2 horses were found roaming down Waterwood Pass Drive towards the entrance of the neighborhood on December 21, 2015.
Both horses were unsaddled and walking at a moderate pace. After they passed the intersection with Crystal Water, Joe “Jose” Hernandez began chasing after the 2 horses to get them off of the road. Priscilla Yarbrough (soon to be Schmitt) of A+ Septic stopped to help as did 2 representatives from Sandy Oaks News.
Although both horses were reluctant to allow anyone to come close to them, the horses were quickly routed into the woods of a vacant property.
Hernandez was able to approach the smaller of the 2 horses, a brown painted horse, and put a noose made out of a tie strap around the horse’s neck. The 2nd horse was willing to follow as Hernandez led the paint to his gated property to keep the horses corralled and safe.
Yarbrough called the Bexar County Sheriff’s Office who arrived shortly there after.
A short time after the horses were contained the County Sheriff’s Livestock Deputy, Bill Lohrke, arrived with a horse trailer.
The painted horse was easy to coax into the trailer, however the white horse was unapproachable and wouldn’t let anyone close enough to place a rope around its neck or attach one to its bridle.
Lohrke placed food in the trailer and waited for the horse to choose to go inside.
Sheriff, Citizen, and dog watch horse.
When the horse refused to enter the trailer Lohrke offered food to the animal directly. The horse appeared to be interested, but wouldn’t go near the deputy.
Lohrke then feinted disinterest in the horse and turned his back on it and waited for the horse to approach him. Once it did so he was able to gently attach a rope to the horse’s bridle and lead it into the trailer to join the other horse.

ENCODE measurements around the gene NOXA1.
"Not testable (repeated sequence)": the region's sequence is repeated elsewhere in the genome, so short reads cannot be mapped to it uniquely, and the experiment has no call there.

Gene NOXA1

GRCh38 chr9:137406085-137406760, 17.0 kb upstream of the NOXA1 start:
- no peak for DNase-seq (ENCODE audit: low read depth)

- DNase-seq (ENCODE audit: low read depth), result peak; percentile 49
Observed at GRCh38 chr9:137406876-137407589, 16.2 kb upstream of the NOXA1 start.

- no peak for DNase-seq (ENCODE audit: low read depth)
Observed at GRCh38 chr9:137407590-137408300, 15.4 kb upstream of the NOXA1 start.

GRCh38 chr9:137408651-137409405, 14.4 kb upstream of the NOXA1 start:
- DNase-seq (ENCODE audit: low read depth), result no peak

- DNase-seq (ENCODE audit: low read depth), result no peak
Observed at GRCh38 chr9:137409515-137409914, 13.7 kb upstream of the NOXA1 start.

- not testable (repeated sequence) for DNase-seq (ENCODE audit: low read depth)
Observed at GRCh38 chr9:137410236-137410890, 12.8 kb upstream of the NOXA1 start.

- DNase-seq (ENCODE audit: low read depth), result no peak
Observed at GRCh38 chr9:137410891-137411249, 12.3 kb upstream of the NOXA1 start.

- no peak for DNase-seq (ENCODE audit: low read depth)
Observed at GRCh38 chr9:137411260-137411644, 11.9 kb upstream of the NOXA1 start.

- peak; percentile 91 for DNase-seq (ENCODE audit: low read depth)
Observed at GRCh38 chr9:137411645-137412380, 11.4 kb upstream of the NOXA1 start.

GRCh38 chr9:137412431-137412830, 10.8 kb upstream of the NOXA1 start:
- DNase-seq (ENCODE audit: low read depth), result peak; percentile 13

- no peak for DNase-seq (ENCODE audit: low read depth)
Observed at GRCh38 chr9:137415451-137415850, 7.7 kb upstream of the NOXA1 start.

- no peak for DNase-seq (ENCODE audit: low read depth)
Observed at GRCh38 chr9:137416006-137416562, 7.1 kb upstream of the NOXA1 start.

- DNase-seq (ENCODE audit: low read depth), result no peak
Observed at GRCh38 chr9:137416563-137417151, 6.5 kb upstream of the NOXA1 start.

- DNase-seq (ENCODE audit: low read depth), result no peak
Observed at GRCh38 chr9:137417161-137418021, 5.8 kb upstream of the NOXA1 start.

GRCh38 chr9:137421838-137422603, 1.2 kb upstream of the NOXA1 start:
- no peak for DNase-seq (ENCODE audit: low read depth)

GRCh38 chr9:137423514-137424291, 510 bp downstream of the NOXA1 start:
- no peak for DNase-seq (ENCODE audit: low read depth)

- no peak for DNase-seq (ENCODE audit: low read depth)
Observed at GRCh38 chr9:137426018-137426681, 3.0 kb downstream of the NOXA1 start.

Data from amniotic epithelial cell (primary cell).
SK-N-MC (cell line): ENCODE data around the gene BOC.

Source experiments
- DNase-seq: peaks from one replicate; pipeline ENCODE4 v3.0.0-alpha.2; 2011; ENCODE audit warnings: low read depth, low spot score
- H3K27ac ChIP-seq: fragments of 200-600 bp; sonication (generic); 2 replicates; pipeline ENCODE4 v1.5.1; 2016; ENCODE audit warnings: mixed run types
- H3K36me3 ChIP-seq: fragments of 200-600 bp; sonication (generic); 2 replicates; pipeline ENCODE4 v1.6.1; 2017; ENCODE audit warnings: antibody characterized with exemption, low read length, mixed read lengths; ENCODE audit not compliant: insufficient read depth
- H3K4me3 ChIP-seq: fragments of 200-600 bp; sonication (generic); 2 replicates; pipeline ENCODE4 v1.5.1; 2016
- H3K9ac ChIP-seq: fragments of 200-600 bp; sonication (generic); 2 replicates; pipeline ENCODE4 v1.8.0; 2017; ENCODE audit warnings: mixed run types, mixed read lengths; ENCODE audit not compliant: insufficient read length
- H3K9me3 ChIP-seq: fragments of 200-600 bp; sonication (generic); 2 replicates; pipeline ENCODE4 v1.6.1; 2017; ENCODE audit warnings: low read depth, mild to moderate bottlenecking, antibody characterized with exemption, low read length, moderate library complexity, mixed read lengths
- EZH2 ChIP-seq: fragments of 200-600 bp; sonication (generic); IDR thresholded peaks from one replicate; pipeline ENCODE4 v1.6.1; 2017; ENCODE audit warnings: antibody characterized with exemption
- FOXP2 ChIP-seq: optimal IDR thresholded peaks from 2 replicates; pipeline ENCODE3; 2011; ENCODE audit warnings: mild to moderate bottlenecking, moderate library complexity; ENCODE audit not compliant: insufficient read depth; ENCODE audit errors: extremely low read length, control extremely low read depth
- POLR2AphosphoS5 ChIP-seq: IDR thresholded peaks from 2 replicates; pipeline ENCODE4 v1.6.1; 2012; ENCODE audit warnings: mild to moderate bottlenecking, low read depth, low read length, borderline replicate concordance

Lohrke told Sandy Oaks News the horses will be checked by a veterinarian and will be taken care of by the county for 18 days. If no one claims them in that time then they will be auctioned off. Lohrke also said horses at auction go anywhere from $50-$400.
As the second horse was being loaded into the trailer the group watching discussed animal control and stray dogs.
Hernandez said one of his dogs had been recently killed on his own property by a local stray dog. He said he later found the attacking dog in his hog trap.
The deputy who had first arrived on scene voiced frustration at the inability of the Bexar County Sheriff’s Office to deal with animal control, dogs specifically, now that the area is a city. He stated the City of Sandy Oaks needs to enter into a contract with the county for animal control so that officers could help people better.
The Sandy Oaks City Council passed an animal control ordinance on December 15, 2015. Sandy Oaks News attempted to read the ordinance to provide what it says about horses and livestock, but the ordinance is not currently posted on the city’s website. The city has previously taken up to 7 months to post ordinances on the city website.